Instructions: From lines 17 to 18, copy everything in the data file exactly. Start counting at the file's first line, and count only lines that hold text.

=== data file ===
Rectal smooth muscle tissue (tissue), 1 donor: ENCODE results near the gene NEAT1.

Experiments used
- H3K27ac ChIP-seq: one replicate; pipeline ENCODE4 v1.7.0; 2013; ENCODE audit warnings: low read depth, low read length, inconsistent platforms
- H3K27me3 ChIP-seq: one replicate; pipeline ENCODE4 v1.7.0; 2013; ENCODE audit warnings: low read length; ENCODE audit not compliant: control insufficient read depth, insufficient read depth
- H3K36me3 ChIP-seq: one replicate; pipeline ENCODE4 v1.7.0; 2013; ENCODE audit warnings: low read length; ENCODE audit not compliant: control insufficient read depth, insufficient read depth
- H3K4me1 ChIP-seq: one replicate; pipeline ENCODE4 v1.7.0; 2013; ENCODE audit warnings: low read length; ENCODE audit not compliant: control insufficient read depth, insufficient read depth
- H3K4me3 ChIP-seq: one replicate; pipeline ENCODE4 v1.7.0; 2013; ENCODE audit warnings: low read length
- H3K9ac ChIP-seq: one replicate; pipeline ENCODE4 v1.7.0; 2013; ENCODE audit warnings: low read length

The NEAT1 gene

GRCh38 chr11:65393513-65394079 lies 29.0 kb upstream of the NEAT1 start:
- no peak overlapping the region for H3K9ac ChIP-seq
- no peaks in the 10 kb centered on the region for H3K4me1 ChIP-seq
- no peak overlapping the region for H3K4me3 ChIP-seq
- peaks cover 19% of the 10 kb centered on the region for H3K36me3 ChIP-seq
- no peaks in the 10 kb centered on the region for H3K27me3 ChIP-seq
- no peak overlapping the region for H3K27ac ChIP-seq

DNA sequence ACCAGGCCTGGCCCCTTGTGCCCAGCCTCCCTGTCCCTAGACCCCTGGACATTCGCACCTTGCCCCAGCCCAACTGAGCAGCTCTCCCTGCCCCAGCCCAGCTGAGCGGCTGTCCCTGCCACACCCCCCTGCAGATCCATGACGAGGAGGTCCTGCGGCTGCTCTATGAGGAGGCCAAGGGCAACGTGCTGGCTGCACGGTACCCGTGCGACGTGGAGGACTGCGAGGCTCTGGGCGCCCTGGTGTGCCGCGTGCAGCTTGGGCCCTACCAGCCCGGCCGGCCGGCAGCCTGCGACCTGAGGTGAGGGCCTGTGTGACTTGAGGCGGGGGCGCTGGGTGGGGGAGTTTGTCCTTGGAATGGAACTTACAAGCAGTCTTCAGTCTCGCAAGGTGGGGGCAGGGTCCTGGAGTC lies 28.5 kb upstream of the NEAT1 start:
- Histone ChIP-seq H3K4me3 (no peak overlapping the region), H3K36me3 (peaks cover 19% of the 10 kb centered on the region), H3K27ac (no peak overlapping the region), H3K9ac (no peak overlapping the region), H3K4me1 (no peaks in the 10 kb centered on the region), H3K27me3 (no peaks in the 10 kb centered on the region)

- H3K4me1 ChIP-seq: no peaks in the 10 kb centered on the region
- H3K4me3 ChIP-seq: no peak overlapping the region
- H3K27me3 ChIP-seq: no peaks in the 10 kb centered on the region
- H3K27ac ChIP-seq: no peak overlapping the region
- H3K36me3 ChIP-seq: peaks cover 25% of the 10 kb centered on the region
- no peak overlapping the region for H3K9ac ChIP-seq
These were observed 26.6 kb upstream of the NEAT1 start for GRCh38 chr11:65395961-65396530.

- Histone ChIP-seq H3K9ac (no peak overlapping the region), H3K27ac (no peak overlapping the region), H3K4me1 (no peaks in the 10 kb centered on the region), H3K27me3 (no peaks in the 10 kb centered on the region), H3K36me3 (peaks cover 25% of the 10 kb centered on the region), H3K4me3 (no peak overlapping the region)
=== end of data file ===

DNA sequence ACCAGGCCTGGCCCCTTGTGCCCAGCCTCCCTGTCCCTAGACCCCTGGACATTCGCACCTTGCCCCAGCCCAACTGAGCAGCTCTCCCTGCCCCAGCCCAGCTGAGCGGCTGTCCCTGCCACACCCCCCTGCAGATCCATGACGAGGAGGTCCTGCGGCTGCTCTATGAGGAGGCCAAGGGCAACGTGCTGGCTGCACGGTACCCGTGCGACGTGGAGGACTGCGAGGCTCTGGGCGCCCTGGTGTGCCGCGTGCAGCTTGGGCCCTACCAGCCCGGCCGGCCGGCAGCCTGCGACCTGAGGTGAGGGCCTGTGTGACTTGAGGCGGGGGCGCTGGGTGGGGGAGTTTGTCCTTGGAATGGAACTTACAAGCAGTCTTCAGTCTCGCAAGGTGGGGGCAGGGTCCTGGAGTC lies 28.5 kb upstream of the NEAT1 start:
- Histone ChIP-seq H3K4me3 (no peak overlapping the region), H3K36me3 (peaks cover 19% of the 10 kb centered on the region), H3K27ac (no peak overlapping the region), H3K9ac (no peak overlapping the region), H3K4me1 (no peaks in the 10 kb centered on the region), H3K27me3 (no peaks in the 10 kb centered on the region)